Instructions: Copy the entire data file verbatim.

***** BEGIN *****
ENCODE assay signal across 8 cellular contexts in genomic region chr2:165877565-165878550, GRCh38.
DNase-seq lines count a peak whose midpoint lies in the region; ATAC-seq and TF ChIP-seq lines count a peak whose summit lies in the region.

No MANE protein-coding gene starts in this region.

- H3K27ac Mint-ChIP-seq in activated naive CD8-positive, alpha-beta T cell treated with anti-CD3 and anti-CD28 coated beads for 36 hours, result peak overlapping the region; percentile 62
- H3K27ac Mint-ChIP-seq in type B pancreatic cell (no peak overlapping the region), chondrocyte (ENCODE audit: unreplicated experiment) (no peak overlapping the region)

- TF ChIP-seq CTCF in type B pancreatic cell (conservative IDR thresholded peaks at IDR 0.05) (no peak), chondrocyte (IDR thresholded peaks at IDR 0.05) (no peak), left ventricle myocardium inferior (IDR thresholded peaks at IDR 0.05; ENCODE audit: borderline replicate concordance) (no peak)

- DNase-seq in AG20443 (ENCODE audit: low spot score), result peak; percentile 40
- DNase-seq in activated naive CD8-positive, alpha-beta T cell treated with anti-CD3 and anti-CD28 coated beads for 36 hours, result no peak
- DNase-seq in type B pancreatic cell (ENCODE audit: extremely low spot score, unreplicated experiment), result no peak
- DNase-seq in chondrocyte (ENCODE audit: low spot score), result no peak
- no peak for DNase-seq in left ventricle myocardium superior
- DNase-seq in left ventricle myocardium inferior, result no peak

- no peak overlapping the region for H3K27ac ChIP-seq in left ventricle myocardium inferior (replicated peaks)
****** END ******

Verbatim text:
ENCODE assay signal across 8 cellular contexts in genomic region chr2:165877565-165878550, GRCh38.
DNase-seq lines count a peak whose midpoint lies in the region; ATAC-seq and TF ChIP-seq lines count a peak whose summit lies in the region.

No MANE protein-coding gene starts in this region.

- H3K27ac Mint-ChIP-seq in activated naive CD8-positive, alpha-beta T cell treated with anti-CD3 and anti-CD28 coated beads for 36 hours, result peak overlapping the region; percentile 62
- H3K27ac Mint-ChIP-seq in type B pancreatic cell (no peak overlapping the region), chondrocyte (ENCODE audit: unreplicated experiment) (no peak overlapping the region)

- TF ChIP-seq CTCF in type B pancreatic cell (conservative IDR thresholded peaks at IDR 0.05) (no peak), chondrocyte (IDR thresholded peaks at IDR 0.05) (no peak), left ventricle myocardium inferior (IDR thresholded peaks at IDR 0.05; ENCODE audit: borderline replicate concordance) (no peak)

- DNase-seq in AG20443 (ENCODE audit: low spot score), result peak; percentile 40
- DNase-seq in activated naive CD8-positive, alpha-beta T cell treated with anti-CD3 and anti-CD28 coated beads for 36 hours, result no peak
- DNase-seq in type B pancreatic cell (ENCODE audit: extremely low spot score, unreplicated experiment), result no peak
- DNase-seq in chondrocyte (ENCODE audit: low spot score), result no peak
- no peak for DNase-seq in left ventricle myocardium superior
- DNase-seq in left ventricle myocardium inferior, result no peak

- no peak overlapping the region for H3K27ac ChIP-seq in left ventricle myocardium inferior (replicated peaks)